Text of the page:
If you like ‘Humans’, you’ll like this
Nnedi Okorafor is an American African author and a professor of creative writing at the University of Buffalo, New York. The Book Of Phoenix is the stand-alone prequel to his novel ‘Who Fears Death’.
The Book Of Phoenix begins in the near future, with the world partially drowned by global warming, but human life continuing to develop despite this. Okorafor paints a picture of a high-tech culture in what’s left of Manhattan, which is home to Tower 7. This unique building houses a centre of human/cybernetic genetic experimentation, run by the pitiless Big Eye corporation.
Big Eye enslaves people and ruthlessly experiments on them, producing high-tech prosthetics and even nanotech methods of procuring eternal life, which it sells to the world’s elite for mega-billions. Our heroine Phoenix is a product of this technology. She’s only two years old, but has the body and mind of an adult; actually she’s a super-woman, with unimaginable powers. Once Phoenix attains full knowledge of her capabilities, she realises that Tower 7 isn’t her comfortable home, it’s a prison.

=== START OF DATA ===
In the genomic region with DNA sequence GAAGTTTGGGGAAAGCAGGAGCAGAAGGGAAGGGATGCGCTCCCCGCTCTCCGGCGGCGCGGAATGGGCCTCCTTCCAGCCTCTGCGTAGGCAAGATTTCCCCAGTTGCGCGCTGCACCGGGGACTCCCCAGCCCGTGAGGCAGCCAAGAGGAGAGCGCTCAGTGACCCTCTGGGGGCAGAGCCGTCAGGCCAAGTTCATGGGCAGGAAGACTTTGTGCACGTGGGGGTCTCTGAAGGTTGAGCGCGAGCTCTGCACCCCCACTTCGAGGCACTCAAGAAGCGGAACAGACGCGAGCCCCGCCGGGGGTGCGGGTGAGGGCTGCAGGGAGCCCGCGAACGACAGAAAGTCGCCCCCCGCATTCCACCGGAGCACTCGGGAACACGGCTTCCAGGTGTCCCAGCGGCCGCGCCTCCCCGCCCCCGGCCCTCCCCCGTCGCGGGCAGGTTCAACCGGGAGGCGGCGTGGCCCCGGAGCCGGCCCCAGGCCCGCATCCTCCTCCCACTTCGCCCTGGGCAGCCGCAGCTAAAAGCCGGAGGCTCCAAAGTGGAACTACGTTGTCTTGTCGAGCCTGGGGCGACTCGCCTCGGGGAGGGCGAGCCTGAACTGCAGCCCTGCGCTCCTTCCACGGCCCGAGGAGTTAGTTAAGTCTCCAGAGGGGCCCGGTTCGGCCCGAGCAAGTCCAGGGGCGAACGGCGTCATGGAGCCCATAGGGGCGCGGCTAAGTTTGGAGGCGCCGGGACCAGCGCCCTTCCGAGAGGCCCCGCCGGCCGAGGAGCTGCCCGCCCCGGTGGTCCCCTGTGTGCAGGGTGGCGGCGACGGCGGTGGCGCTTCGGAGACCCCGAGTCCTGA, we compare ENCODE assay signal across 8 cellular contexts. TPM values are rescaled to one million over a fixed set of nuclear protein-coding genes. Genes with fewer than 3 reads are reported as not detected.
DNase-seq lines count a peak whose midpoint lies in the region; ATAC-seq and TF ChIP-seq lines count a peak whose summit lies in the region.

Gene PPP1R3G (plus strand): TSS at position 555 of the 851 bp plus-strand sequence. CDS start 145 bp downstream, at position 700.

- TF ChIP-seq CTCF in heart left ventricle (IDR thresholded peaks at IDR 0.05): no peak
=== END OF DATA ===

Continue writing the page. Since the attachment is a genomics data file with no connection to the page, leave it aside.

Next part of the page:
Along with her friends Saeed and Mmuo, Phoenix devises a destructive escape from Tower 7, the story takes off, and so does Phoenix herself, pursued by the dreaded Big Eye. Phoenix and her friends begin a war against Big Eye, and become terrorist outlaws, hunted around the world.
Nnedi Okorafor has a stripped-down style, she employs short sentences and chapters, and often addresses the reader personally. Her main characters are African and Arabian, and a large part of the story is set in Africa. Phoenix is the most original book I’ve read in 2016, (so far), and really defies categorization. Part sci-fi, part folk tale, part horror, part parable…this book will be interpreted differently by every reader. Personally, I found it a compulsive page-turner.
Reviewed by Keith Smith